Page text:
Ballad of Athlone
By Aubrey de Vere
Does any man dream that a Gael can fear?
Of a thousand deeds let him learn but one!
The Shannon swept onwards broad and clear,
Between the leaguers and broad Athlone.
‘Break down the bridge!’ – Six warriors rushed
Through the storm of shot and the storm of shell;
With late but certain victory flushed.
The grim Dutch gunners eyed them well.
They wrench’d at the planks ‘mid a hail of fire;
They fell in death, their work half done;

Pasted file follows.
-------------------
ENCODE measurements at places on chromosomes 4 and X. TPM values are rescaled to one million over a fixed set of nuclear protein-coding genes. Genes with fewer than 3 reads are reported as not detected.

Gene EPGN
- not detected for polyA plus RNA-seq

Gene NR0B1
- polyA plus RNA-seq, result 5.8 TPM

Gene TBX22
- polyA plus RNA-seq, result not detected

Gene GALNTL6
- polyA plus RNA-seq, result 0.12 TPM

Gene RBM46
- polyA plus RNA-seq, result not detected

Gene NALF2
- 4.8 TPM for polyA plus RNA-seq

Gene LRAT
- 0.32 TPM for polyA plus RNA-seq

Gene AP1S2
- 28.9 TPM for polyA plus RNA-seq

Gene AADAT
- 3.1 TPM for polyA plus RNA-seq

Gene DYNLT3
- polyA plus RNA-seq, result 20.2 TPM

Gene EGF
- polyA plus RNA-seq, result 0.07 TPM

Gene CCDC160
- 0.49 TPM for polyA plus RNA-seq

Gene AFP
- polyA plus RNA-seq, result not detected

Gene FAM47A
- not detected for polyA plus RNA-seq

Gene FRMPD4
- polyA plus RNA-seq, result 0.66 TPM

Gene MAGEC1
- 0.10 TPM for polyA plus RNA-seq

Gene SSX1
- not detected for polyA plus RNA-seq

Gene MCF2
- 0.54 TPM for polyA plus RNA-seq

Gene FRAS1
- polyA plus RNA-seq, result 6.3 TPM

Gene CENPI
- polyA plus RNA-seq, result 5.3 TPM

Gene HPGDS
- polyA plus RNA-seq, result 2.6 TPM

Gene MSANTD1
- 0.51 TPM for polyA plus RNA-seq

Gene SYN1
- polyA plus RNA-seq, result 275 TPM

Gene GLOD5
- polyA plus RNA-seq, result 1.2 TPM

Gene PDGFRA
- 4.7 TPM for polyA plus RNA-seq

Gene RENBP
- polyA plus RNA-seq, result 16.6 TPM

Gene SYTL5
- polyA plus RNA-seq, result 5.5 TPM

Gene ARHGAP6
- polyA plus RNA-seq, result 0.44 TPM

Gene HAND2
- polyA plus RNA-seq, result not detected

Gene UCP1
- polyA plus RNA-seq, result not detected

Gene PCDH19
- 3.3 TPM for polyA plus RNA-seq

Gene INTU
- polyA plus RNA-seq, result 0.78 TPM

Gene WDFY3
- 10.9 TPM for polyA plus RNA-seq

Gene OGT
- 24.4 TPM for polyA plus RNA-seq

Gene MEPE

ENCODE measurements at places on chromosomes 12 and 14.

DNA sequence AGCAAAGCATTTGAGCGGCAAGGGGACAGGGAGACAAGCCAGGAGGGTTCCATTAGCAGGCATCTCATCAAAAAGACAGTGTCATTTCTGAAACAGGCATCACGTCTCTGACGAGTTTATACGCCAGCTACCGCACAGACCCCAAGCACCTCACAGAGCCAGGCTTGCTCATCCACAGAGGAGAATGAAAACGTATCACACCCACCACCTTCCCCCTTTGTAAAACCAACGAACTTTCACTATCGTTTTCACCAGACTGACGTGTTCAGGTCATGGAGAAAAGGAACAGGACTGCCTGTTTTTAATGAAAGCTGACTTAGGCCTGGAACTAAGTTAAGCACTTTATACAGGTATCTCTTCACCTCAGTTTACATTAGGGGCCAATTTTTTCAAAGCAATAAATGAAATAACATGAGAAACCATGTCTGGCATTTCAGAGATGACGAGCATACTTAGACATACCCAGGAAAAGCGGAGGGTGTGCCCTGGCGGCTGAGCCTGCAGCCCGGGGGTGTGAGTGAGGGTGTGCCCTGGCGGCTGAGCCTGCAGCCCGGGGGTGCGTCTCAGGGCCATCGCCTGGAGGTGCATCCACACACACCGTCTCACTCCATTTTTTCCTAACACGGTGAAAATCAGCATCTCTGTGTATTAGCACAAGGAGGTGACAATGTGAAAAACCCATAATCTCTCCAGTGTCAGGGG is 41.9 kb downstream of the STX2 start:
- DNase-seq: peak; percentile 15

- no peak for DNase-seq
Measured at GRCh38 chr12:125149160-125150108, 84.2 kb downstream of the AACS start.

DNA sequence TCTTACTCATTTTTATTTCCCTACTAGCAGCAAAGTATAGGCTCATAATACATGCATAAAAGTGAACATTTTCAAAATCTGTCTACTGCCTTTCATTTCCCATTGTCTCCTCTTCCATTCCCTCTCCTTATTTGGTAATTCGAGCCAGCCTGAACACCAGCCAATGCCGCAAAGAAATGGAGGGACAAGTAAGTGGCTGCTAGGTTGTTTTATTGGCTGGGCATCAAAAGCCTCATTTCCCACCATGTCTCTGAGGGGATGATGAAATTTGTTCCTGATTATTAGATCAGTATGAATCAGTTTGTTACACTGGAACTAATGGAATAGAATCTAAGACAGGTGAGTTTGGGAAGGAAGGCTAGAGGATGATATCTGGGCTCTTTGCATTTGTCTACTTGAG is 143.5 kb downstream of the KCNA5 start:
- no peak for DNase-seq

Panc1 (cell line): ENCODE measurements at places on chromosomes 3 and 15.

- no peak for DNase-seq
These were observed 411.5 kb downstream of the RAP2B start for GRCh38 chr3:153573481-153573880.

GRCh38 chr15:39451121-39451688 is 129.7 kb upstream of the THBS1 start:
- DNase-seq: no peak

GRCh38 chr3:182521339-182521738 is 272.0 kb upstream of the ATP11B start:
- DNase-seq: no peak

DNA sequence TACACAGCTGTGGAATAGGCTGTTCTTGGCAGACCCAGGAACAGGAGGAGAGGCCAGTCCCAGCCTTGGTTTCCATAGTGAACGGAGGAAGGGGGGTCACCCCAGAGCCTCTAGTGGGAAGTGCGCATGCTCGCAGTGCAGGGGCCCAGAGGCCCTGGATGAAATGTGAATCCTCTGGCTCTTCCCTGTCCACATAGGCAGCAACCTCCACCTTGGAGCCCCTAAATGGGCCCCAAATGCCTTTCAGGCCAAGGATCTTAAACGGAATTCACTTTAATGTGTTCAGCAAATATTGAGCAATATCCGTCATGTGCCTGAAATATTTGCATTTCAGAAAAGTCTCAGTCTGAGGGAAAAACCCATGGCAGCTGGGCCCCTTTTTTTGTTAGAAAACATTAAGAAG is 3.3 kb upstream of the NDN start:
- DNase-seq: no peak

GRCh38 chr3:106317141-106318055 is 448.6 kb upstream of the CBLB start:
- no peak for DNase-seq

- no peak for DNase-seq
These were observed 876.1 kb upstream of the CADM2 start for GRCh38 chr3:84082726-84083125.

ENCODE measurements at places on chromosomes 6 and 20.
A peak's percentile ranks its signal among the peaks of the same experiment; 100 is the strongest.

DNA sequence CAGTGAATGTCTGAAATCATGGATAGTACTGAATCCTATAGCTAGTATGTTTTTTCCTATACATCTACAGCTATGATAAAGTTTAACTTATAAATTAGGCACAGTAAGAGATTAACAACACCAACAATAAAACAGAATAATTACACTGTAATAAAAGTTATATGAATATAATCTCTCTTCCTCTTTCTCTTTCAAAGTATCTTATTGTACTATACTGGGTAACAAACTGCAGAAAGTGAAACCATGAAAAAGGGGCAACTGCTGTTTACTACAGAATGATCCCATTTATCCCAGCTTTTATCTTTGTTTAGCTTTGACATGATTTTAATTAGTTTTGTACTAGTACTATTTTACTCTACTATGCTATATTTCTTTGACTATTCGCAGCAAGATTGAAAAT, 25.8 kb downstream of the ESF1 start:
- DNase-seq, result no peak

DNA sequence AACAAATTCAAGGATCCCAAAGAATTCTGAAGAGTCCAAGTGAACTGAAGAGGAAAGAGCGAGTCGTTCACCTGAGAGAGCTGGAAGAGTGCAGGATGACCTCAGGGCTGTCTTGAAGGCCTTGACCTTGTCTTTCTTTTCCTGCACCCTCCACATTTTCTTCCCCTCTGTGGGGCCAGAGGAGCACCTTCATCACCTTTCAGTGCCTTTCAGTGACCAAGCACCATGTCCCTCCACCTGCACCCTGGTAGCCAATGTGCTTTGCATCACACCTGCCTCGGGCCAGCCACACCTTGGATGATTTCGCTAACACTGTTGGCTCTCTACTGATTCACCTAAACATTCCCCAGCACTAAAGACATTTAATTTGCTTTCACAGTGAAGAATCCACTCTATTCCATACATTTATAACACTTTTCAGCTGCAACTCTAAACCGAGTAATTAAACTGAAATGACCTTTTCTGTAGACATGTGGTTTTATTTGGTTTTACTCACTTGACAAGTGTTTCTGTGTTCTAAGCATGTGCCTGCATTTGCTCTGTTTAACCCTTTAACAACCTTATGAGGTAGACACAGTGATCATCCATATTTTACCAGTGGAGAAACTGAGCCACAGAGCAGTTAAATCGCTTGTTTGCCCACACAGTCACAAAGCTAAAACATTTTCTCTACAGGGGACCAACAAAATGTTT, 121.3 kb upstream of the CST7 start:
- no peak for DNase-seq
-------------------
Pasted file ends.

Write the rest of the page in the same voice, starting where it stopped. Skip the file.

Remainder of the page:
The bridge stood fast; and nigh and nigher
The foe swarmed darkly, densely on.
“Oh, who for Erin, will strike a stroke?
Who hurl yon planks where the waters roar?
Six warriors forth from their comrades broke,
And flung them upon that bridge once more.
Again at the rocking planks they dashed;
And four dropped dead, and two remained;
The huge beams groaned, and the arch down-crashed –
Two stalwart swimmers the margin gained.
St. Ruth in his stirrups stood up, and cried,
“I have seen no deed like that in France!”
With a toss of his head, Sarsfield replied,
“They had luck, the dogs!’Twas a merry chance!
O many a year, upon Shannon’s side,
They sang upon moor and they sang upon heath,
Of the twain that breasted that raging tide,
And the ten that shook bloody hands with Death!